Matt Ringel knows there's a certain image that comes to mind when you start talking about hardcore video gamers: think teenage boys with messy hair and dark circles under their eyes from staying up all night, their eyes glued to a screen and their fingers frantically flitting about a keyboard or a controller.
It's an image Ringel knows well. A passionate gamer even as he closes in on 40, Ringel has spent his fair share of long nights playing with his friends.
But now as the commissioner of the World Series of Video Games, Ringel is eager to dispel the notion of gamers as soda-swilling, junk food-eating slackers with an aversion to showers and social activity.
The majority of the players who will compete in one of the handful of World Series events this year have a life, Ringel said. Even better, they have personality.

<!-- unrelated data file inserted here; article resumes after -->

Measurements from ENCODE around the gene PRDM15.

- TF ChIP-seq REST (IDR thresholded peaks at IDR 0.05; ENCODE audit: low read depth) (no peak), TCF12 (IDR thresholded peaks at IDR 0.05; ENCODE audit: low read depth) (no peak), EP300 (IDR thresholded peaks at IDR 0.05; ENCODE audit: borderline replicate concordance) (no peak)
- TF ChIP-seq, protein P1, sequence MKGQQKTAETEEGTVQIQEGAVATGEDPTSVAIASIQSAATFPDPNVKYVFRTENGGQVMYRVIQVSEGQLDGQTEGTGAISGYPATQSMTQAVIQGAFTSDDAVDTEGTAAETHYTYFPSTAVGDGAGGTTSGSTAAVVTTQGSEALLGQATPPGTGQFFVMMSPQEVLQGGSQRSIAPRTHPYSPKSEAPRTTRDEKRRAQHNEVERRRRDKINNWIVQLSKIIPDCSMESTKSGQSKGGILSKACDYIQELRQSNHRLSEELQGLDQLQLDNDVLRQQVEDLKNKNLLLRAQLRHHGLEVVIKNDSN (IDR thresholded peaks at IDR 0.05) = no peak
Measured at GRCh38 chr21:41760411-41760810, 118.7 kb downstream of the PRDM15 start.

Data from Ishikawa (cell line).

"These guys, it's totally antithetical to 'the lazy gamer,'" Ringel said. "They're highly regimented, highly disciplined. They're into physical conditioning. They're normal people."
Now in its second year, the World Series offers gamers the chance to compete in a handful of popular titles — including "Guitar Hero II," "World of Warcraft" and "Quake 3" — with the winners taking home thousands of dollars in prize money. The series latest event starts July 5 in Dallas.
Yet Ringel's ultimate goal isn't just to bring the best gamers in the world together. He's trying to make the World Series into a TV-ready venture in an effort to give the gaming world some crossover appeal.